Greg Marchildon: Will it be safe to vote at the polls? Vermont can fix that.

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Vermonters need to vote this year, but will it be safe to go to the polls with social distancing worries? Will older Vermonters and others shy away? How will that affect voter turnout and election results?

Fortunately, this is a problem we can fix with a little Vermont grit! With quick action by state officials we can safeguard our health, safety, and our right to vote in the upcoming August primary and November general election.

Vermont should take action now to ensure that all registered voters can cast their ballots safely. Here in Vermont, voters over the age of 50 made up 63 percent of all voters in 2018 and 59 percent nationwide. Moreover, people over the age of 65 show up to the polls far more than any other age group. However, it is this same age demographic that is far more vulnerable to COVID-19 than younger voters. COVID-19 is killing older people - regularly, reliably and in greater numbers than younger Vermonters. Our elders know that and are rightly reluctant to go anywhere there might be large groups or close quarters.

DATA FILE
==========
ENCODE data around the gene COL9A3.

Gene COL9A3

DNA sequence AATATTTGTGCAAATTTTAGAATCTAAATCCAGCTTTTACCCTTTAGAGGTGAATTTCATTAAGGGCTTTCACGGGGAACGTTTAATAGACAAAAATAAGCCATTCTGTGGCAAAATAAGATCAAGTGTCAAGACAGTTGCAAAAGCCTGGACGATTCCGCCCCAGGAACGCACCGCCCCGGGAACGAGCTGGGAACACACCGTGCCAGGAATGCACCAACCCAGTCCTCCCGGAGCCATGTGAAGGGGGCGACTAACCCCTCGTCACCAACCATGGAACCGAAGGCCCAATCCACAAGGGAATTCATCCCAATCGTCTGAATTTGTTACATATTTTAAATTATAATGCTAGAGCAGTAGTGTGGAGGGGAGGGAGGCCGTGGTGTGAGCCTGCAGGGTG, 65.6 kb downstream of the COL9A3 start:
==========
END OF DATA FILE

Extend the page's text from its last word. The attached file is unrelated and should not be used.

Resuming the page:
We need to protect Vermont's voters, election officials, and volunteers who staff polling locations, many of whom are retirees. Vermont should start now to implement alternative means for a voter to cast their ballot - such as voting from home. Older Vermonters should not have to risk their lives or their health to exercise their right to vote. AARP Vermont is recommending that the state take steps to send an absentee ballot to all registered voters in Vermont. This would be especially helpful for those in long-term care centers, medical facilities, or quarantined due to the virus.

The idea of voting from home is straightforward: Every registered voter receives a ballot via mail to their home address, then after making their choices, voters mail it back or drop it off. Those who want to go to the polls to vote in person can still do so. In the midst of this pandemic, it's an adjustment that we need to make. When it comes to something as important as exercising our right to vote, we should err on the side of caution. Studies show voting by mail can significantly increase voter turnout. And, by the way, 30 percent of Vermonters already vote by absentee ballot!

We can't just wait and see! The state, towns and organizations like AARP need time to educate the public on the procedure. We need clear instructions now. Likewise, the prospect of printing and distributing thousands of ballots is not something that can be arranged overnight - nor even in a matter of weeks. With a primary in August and a general election in November those preparations must happen now.

Let's ensure Vermonters can cast their ballots and do so safely. It's a no-brainer!

Greg Marchildon is the AARP Vermont state director.



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